The Meaning(s) of Life

post by Liam Goddard · 2019-04-13T21:02:51.989Z · score: -2 (7 votes) · LW · GW · 1 comments

Why are you reading this article?

Perhaps you're reading it because you think the topic of the meaning of life is interesting and important to rationality. Why do you care about rationality? Maybe because it can help you determine the odds of various events in your life and, among other things, help you make money. Why do you want money? Because you need it to buy food. Why do you want food? So you can survive. Why do you want to survive? Because you want to help people in the world. Why do other people matter?

We could go on and on. Everything you do has a reason. Everything is leading up to one goal. The Meaning of Life. But what is that goal? What is the one thing that matters most in the world, that our entire life should be spent trying to accomplish?

Let's look at some options. Maybe the Meaning of Life is to be as happy as possible. Where's the proof of that? (Yes, I know this sounds like bottom-line irrationality [LW · GW], but if something can't even be rationalized, you know it's wrong.) What is the evidence that happiness is important? Well, happiness is important because it causes-

Stop. This is the ultimate cause, the Meaning of Life. It can't be important because it causes something, because then that would be the Meaning of Life. So why else could happiness be important, if it doesn't matter what it causes? It doesn't matter what happiness produces, or leads to, or anything that comes from it. And it can't be proven by the things that lead to it, by saying that happiness is important because chocolate causes happiness. Who says chocolate is good? And some of the things it produces are bad, like obesity.

This all leads to one conclusion. It is impossible to prove the Meaning of Life.

But why do we do anything? If there is no Meaning of Life, why don't you just lie down and die? There is a Meaning of Life. There is a reason things should be done, something that everything leads up to. The ultimate purpose of everything, the thing that we all live for, the final cause, has to exist, or else we wouldn't do anything. There's something that everything is leading up to.

But if it can't be proven, what is it?

The answer is that the Meaning of Life changes from person to person. If someone thinks that their Meaning of Life is to build a tower out of LEGOs that is as possible by the laws of physics, that is not a ridiculous statement. The Meaning of Life cannot be proven, so we can each choose what we want. We each have our own thing that seems right to us, and it is the definition of right.

If a Nazi says that the murder of Jews is good because it leads to increased celery production, and he thinks celery production is the Meaning of Life, I will argue because killing Jews does not increase celery production. But if they calls the murder of Jews the Meaning of Life, then I will not argue because it cannot be disproven. I will certainly try to stop them, because it conflicts with my Meaning of Life. But I will not say he is incorrect, for in this case there is no ultimate "correct."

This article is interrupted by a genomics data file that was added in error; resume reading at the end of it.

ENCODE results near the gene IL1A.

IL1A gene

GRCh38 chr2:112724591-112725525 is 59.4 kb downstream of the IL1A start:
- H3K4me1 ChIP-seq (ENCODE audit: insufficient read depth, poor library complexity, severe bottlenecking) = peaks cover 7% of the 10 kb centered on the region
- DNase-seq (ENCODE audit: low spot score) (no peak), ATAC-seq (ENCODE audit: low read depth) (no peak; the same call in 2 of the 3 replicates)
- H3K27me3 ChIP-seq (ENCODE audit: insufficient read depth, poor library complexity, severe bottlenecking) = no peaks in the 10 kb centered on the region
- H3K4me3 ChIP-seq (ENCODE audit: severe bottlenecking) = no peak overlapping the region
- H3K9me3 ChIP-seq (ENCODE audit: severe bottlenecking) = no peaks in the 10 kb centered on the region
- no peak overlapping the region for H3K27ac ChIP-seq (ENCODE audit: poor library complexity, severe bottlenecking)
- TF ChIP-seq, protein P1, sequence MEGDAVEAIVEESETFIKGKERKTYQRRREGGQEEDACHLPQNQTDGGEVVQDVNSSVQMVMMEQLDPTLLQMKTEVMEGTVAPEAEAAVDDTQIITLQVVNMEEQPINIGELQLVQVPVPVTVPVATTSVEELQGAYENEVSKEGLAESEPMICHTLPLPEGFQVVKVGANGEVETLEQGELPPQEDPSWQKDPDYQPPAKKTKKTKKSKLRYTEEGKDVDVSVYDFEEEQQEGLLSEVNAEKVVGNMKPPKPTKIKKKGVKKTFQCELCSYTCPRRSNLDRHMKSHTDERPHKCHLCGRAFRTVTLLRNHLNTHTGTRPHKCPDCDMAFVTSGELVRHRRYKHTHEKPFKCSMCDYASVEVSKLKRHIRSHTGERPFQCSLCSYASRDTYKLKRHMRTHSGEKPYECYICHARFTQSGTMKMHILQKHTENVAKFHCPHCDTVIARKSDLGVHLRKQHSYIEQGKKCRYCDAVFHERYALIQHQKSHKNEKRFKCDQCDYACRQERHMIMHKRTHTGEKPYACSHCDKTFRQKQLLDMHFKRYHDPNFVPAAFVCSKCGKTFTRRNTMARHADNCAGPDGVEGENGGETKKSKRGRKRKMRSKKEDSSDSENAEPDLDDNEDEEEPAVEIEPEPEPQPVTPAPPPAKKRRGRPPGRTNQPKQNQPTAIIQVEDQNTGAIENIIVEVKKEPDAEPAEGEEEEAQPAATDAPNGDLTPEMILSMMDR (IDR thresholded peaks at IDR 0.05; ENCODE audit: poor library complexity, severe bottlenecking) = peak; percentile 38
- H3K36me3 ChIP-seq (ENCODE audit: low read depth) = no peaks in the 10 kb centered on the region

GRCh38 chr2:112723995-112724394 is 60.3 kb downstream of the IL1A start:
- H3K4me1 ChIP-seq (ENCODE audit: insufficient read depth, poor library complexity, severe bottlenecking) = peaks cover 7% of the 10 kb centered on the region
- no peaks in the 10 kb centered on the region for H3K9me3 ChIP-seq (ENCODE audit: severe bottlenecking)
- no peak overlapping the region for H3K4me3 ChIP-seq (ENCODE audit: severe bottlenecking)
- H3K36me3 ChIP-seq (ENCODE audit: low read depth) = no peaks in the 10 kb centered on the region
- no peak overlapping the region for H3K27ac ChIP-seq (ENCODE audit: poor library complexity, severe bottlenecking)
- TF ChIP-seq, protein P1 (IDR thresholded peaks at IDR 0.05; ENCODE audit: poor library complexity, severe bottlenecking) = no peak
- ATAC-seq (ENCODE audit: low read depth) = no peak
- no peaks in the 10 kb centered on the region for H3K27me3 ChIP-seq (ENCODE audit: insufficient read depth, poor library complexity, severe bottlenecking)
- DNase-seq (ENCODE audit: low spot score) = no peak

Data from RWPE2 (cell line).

I never consider anyone to be good or evil. There are only "in agreement with me about the Meaning of Life" and "in disagreement with me about the Meaning of Life." The only time that I will ever condemn someone, or say that someone should change what they do, is when they are stupid, when they kill Jews to increase celery production. There is no inherent good or evil that is the same for everyone. We each can hold whatever Meaning of Life we want.

Now, this doesn't mean to let the Nazi kill the Jews. If your Meaning of Life is against Nazism, then by all means, stop them. But never say that anyone is more or less correct about the Meaning of Life, because they are not. The only things that are correct or incorrect is how to get to the Meaning of Life.

My Meaning of Life is to preserve life, to stop death whenever possible. That may not be yours. And I'm not going to say you're wrong, or that you're evil. All I'll say is that you're in disagreement.


Comments sorted by top scores.

comment by G Gordon Worley III (gworley) · 2019-04-14T16:59:58.566Z · score: 6 (3 votes) · LW · GW

Overall it seems like you're making a coherent enough point (meaningness is subjective), but I think the writing style makes that a bit hard to pick out. I can tell you've gotten some downvotes, and my guess is that it's because it's hard reading this to tell much about why you think this is or really given much in the way of specific arguments a person might engage with towards this point. I'm not saying I agree or disagree with you here, merely that I find it hard to follow your reasoning because it feels like there are many gaps in it in your writing, even if there aren't in your head.

I see you are rather new to the site, so I say this because I want to make sure you don't end up bouncing off because you get some downvotes. People generally respond well here to writing that is proof-like: well structured, aims to show something, and is clear about its starting assumptions (including assumptions about the audience; I felt like this post was arguing a point against an invisible other view that was never made very clear to me).

Hope that helps.